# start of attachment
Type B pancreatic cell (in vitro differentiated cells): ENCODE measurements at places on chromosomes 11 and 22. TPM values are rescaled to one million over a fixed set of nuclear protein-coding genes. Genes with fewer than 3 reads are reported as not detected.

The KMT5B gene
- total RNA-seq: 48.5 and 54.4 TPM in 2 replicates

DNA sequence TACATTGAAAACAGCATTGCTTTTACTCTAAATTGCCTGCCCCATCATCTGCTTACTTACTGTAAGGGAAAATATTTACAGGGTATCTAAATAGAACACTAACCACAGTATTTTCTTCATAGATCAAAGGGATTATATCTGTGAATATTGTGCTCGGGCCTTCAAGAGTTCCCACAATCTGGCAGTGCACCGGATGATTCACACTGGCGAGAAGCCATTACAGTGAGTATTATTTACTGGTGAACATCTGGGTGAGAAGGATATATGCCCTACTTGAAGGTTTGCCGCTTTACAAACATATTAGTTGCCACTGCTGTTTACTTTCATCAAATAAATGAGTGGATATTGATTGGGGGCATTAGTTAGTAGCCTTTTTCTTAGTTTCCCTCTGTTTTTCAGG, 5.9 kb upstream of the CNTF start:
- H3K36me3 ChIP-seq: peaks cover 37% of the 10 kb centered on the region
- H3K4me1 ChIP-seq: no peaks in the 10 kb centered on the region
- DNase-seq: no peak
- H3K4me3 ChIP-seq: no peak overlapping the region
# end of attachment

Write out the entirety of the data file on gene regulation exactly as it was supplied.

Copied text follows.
Type B pancreatic cell (in vitro differentiated cells): ENCODE measurements at places on chromosomes 11 and 22. TPM values are rescaled to one million over a fixed set of nuclear protein-coding genes. Genes with fewer than 3 reads are reported as not detected.

The KMT5B gene
- total RNA-seq: 48.5 and 54.4 TPM in 2 replicates

DNA sequence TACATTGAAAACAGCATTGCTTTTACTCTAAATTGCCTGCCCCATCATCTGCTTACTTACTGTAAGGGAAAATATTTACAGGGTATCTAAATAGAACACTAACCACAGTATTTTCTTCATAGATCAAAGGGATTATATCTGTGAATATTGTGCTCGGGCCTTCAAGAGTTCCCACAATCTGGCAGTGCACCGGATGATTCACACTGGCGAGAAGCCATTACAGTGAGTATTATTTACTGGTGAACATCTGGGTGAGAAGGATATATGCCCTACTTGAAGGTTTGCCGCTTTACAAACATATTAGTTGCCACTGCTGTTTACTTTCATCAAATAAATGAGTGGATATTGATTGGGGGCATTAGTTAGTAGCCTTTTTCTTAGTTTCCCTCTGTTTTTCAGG, 5.9 kb upstream of the CNTF start:
- H3K36me3 ChIP-seq: peaks cover 37% of the 10 kb centered on the region
- H3K4me1 ChIP-seq: no peaks in the 10 kb centered on the region
- DNase-seq: no peak
- H3K4me3 ChIP-seq: no peak overlapping the region